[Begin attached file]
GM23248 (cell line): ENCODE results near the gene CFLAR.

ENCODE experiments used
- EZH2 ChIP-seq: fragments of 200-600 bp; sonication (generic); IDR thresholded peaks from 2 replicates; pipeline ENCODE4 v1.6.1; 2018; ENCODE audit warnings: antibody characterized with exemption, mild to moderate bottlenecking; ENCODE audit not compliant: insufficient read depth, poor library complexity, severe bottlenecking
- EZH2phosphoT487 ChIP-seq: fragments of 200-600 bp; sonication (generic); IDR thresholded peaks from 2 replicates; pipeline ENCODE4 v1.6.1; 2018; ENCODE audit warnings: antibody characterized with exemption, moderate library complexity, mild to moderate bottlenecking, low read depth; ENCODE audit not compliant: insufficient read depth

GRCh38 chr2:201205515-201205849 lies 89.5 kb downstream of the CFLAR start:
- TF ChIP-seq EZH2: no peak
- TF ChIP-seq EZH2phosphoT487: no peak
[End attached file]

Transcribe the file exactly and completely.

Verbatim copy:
GM23248 (cell line): ENCODE results near the gene CFLAR.

ENCODE experiments used
- EZH2 ChIP-seq: fragments of 200-600 bp; sonication (generic); IDR thresholded peaks from 2 replicates; pipeline ENCODE4 v1.6.1; 2018; ENCODE audit warnings: antibody characterized with exemption, mild to moderate bottlenecking; ENCODE audit not compliant: insufficient read depth, poor library complexity, severe bottlenecking
- EZH2phosphoT487 ChIP-seq: fragments of 200-600 bp; sonication (generic); IDR thresholded peaks from 2 replicates; pipeline ENCODE4 v1.6.1; 2018; ENCODE audit warnings: antibody characterized with exemption, moderate library complexity, mild to moderate bottlenecking, low read depth; ENCODE audit not compliant: insufficient read depth

GRCh38 chr2:201205515-201205849 lies 89.5 kb downstream of the CFLAR start:
- TF ChIP-seq EZH2: no peak
- TF ChIP-seq EZH2phosphoT487: no peak